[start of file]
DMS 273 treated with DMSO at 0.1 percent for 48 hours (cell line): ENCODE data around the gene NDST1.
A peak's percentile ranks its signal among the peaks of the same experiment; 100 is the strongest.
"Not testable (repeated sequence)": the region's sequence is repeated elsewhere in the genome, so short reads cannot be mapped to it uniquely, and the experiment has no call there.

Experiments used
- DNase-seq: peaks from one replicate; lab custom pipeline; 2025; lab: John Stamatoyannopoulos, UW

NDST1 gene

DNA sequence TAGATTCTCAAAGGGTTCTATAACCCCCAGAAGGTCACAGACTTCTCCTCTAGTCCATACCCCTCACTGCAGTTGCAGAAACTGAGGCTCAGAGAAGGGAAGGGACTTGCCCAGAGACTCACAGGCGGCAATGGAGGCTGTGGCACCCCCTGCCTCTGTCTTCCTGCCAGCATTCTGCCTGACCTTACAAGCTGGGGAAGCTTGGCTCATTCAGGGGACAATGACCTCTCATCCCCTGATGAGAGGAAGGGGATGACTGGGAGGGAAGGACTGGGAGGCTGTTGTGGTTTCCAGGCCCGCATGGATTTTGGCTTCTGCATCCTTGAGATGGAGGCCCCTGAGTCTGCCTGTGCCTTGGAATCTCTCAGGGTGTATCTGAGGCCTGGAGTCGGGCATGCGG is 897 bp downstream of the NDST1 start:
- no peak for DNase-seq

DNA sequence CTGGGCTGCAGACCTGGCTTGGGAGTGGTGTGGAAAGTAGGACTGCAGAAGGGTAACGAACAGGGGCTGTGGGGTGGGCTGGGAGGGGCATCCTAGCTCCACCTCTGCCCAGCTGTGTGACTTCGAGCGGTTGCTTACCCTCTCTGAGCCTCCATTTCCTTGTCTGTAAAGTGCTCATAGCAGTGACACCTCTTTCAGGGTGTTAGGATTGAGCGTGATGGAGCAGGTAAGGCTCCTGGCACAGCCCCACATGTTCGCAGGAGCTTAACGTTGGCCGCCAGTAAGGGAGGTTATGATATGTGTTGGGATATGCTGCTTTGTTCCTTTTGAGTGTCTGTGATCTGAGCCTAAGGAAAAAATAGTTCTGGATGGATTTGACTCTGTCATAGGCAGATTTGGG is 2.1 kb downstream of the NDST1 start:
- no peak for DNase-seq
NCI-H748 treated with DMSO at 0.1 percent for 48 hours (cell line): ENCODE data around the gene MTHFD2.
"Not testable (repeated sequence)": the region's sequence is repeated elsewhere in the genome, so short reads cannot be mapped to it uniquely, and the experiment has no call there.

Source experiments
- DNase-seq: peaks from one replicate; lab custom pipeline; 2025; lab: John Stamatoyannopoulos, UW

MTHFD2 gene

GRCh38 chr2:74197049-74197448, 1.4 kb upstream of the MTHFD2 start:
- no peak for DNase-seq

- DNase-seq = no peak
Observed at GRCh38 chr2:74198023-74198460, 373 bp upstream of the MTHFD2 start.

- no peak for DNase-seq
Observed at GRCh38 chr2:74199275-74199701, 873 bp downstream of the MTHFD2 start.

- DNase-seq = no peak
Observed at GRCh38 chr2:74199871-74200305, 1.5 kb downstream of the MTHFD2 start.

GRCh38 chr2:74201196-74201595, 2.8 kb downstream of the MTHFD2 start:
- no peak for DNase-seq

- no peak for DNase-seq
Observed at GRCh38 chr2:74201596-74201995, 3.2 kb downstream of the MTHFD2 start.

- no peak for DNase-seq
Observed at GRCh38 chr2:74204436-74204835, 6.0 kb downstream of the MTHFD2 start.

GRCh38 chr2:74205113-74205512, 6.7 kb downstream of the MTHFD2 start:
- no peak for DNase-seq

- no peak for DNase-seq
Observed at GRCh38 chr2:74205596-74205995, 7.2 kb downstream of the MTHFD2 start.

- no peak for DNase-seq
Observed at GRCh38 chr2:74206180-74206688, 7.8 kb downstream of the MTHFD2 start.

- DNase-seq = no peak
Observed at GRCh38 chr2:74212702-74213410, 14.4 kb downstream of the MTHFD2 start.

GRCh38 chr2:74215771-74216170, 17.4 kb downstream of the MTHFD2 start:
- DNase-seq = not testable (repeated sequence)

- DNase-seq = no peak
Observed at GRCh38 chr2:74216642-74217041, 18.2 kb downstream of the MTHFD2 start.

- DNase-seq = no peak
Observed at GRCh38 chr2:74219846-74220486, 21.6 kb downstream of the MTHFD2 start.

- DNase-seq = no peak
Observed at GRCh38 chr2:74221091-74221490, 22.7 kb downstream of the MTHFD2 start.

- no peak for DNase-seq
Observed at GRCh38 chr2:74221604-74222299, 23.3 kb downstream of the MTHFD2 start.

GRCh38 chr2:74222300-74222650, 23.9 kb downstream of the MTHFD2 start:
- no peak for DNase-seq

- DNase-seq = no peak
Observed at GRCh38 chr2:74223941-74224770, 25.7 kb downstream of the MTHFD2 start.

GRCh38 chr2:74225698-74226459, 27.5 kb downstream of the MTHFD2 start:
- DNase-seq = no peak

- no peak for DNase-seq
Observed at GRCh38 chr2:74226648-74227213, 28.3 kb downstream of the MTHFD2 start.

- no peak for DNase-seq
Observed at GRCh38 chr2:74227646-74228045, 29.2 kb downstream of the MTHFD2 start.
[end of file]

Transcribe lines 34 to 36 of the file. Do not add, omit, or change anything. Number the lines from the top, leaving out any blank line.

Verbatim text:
- no peak for DNase-seq
Observed at GRCh38 chr2:74206180-74206688, 7.8 kb downstream of the MTHFD2 start.

- DNase-seq = no peak